OKC Zoo Lead Herpetology Caretaker Josh Lucas shares his most recent conservation field work in Madagascar finding suitable sites for radiated tortoise re-introductions...
I just returned from southern Madagascar where I spent the last two months working to develop an effective reintroduction strategy for last year’s confiscated radiated tortoises.
It has been one year since over 10,000 critically endangered tortoises were found crammed wall-to-wall in a tiny house in Madagascar. Destined for the illegal pet trade, these animals were in serious need of care. The OKC Zoo was part of a massive global effort to rescue, rehabilitate, and care for these animals - and now, one year later, the Zoo is leading the charge to reintroduce these tortoises back into the wild. I am ecstatic to be able to spearhead this effort on behalf of the OKC Zoo, the Turtle Survival Alliance and the Association of Zoos and Aquariums.
My strategy for reintroducing the confiscated tortoises focuses first on community engagement. This kind of conservation work is not possible without involving the rural communities who share the habitat with the tortoises. We have to educate them on the importance of the tortoises and empower them to protect the species. We have to develop strong partnerships with the communities so that they will serve as guardians against poachers. To accomplish this, I camped in these communities and engaged with the local people over food or camp fire. To develop this work, it’s important to break down any myths surrounding outsiders. Some of these communities hadn’t seen an outsider in over 20 years! Many of these forests are considered sacred and for me to be allowed to go there was a sign of great trust. I also worked to involve the communities in my surveys and encouraged their participation as we monitored the plants and tortoises on their land.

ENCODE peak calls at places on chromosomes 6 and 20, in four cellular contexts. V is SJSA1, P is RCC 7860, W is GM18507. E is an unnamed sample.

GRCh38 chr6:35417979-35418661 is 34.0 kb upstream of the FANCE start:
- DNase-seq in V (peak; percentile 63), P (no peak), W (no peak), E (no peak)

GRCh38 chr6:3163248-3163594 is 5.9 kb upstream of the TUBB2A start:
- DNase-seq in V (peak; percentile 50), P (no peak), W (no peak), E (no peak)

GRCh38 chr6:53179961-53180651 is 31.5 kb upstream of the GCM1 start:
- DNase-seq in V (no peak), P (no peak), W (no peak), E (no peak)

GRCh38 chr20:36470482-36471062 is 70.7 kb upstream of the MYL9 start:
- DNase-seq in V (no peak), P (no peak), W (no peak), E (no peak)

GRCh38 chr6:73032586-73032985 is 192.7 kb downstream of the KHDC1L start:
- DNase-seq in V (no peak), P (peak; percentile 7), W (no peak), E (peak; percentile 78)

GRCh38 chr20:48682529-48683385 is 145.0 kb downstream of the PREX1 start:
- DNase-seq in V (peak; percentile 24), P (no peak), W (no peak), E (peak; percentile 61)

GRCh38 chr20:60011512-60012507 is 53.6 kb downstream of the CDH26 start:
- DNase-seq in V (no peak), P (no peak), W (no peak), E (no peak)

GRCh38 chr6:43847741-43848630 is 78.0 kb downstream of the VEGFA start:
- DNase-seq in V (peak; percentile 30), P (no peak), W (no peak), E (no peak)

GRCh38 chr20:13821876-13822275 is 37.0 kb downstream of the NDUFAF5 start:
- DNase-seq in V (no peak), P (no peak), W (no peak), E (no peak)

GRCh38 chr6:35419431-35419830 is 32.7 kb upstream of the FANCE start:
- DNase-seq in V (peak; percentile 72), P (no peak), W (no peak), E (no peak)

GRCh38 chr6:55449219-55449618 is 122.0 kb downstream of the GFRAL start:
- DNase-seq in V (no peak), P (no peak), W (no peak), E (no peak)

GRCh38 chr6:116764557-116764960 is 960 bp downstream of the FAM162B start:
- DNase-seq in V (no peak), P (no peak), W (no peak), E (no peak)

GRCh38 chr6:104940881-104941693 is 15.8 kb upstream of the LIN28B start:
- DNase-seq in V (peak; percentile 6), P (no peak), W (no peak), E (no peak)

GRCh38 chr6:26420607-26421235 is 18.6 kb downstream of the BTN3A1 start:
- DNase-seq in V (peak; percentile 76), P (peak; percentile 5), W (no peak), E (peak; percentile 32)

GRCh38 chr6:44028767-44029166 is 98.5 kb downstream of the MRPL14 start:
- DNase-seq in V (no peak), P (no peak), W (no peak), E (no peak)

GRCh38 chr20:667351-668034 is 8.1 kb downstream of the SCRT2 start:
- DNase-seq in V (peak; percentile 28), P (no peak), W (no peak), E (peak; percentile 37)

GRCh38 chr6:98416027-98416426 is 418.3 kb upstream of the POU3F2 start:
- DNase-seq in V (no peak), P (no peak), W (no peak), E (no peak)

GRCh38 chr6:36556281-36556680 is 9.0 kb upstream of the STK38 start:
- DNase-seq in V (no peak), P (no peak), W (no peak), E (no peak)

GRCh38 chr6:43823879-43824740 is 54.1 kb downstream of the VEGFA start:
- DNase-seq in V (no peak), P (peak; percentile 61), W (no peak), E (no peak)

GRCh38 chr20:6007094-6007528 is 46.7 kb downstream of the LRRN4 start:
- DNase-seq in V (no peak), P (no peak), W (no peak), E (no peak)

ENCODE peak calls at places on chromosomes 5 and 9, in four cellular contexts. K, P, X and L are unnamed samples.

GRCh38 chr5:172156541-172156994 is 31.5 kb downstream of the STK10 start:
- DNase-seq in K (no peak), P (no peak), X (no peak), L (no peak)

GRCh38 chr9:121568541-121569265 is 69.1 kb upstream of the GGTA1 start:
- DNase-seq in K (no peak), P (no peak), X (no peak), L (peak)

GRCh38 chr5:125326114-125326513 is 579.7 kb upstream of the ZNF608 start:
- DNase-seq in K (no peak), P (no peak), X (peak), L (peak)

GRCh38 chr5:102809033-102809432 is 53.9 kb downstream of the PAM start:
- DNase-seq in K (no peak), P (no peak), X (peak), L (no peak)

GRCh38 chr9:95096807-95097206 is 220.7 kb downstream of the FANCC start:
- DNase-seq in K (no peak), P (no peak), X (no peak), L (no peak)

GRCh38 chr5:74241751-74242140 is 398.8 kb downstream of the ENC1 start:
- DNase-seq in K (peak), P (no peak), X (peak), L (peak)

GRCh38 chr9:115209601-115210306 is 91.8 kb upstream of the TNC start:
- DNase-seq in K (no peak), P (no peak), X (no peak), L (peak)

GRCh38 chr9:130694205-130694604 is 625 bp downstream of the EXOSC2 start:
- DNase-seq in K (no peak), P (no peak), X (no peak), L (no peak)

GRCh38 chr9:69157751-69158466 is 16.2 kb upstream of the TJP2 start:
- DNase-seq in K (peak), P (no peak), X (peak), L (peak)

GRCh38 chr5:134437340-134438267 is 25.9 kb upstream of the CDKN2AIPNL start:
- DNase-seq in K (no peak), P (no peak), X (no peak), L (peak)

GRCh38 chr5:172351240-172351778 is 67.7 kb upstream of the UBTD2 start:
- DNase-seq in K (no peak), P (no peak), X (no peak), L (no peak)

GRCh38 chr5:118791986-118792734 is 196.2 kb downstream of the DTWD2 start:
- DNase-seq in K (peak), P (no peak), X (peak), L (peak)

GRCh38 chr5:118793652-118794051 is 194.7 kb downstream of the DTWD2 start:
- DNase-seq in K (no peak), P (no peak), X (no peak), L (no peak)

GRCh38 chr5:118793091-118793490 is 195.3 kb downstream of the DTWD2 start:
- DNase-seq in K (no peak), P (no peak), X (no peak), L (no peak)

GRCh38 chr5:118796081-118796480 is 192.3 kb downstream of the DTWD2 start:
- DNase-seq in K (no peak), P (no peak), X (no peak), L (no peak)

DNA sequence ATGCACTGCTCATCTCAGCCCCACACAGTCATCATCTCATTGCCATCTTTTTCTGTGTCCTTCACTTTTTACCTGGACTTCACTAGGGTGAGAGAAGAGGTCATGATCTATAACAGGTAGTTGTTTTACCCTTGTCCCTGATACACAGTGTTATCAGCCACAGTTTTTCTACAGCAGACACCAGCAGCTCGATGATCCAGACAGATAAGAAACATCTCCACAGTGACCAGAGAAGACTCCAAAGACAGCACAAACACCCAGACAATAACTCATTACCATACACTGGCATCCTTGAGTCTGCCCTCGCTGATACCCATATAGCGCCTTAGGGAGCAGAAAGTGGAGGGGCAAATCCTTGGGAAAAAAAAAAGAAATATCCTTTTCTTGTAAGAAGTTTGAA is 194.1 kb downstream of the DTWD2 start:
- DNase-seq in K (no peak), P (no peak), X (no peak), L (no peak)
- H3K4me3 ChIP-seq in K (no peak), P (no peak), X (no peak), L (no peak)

In addition to community engagement, I conducted intense vegetation surveys and assessed the existing tortoise populations. If a population is healthy, there’s no need to reintroduce tortoises, but if it’s unhealthy we have to learn why and, if possible, take appropriate steps to develop the area into one that can house reintroduced tortoises.
This program is the first of its kind in Madagascar. I spent 50 days living in 9 separate sites throughout the spiny forest. In that time I found 802 radiated tortoises, re-encountered 350, conducted 450 vegetation surveys and identified over 2800 individual plant species and their connection to radiated tortoises. The work was hard and the days were long and extremely hot, but it was all worth it. We made serious progress towards getting these confiscated, critically endangered animals back into the wild. We are forging a new path in conservation history in an attempt to save an incredible species that’s in dire need.
-Josh Lucas, lead herpetology caretaker